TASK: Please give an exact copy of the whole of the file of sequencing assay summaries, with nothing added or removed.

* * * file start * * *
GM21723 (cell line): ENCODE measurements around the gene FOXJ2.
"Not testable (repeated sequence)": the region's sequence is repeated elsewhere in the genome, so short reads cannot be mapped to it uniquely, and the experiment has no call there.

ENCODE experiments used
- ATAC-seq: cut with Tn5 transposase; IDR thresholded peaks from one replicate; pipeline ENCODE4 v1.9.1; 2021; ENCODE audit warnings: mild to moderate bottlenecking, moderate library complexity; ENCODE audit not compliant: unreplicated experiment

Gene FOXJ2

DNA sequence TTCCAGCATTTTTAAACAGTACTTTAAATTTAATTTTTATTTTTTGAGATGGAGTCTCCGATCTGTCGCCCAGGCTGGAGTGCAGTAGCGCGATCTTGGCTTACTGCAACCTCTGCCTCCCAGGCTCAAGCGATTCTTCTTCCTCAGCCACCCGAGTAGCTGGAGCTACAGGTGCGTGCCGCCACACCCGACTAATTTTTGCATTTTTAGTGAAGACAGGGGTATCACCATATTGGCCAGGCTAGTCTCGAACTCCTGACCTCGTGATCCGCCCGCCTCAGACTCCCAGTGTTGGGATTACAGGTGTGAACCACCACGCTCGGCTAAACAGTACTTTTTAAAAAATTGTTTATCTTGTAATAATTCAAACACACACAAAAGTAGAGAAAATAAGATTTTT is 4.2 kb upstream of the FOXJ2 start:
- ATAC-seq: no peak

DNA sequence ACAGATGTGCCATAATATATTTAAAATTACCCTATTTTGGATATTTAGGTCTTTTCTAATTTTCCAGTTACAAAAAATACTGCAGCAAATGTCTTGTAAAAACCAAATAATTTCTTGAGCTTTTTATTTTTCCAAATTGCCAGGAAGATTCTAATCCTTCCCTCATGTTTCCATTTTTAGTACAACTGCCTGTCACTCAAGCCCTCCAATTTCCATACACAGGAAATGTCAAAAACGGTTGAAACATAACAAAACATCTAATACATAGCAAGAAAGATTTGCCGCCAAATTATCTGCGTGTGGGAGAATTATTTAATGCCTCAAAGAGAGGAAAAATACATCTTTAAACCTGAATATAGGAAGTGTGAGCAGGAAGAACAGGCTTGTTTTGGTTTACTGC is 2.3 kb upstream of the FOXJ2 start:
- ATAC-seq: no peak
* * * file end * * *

GM21723 (cell line): ENCODE measurements around the gene FOXJ2.
"Not testable (repeated sequence)": the region's sequence is repeated elsewhere in the genome, so short reads cannot be mapped to it uniquely, and the experiment has no call there.

ENCODE experiments used
- ATAC-seq: cut with Tn5 transposase; IDR thresholded peaks from one replicate; pipeline ENCODE4 v1.9.1; 2021; ENCODE audit warnings: mild to moderate bottlenecking, moderate library complexity; ENCODE audit not compliant: unreplicated experiment

Gene FOXJ2

DNA sequence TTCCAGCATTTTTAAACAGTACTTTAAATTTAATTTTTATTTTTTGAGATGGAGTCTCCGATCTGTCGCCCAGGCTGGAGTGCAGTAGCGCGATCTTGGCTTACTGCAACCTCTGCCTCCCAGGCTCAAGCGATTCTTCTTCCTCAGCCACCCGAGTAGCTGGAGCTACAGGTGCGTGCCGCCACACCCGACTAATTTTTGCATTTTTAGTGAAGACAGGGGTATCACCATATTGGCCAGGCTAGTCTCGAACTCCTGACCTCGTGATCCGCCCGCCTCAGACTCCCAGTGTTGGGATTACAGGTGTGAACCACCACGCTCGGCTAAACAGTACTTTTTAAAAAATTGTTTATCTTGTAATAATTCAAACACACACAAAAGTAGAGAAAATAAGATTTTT is 4.2 kb upstream of the FOXJ2 start:
- ATAC-seq: no peak

DNA sequence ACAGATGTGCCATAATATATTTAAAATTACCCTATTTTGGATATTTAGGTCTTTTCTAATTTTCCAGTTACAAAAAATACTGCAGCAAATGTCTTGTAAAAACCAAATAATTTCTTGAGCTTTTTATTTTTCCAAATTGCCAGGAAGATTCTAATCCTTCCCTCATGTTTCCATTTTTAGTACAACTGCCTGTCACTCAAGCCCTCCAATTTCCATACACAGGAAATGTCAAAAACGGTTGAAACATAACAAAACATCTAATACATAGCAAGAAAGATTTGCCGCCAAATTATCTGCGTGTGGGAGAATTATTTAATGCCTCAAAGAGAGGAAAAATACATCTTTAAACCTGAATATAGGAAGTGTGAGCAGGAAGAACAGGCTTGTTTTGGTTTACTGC is 2.3 kb upstream of the FOXJ2 start:
- ATAC-seq: no peak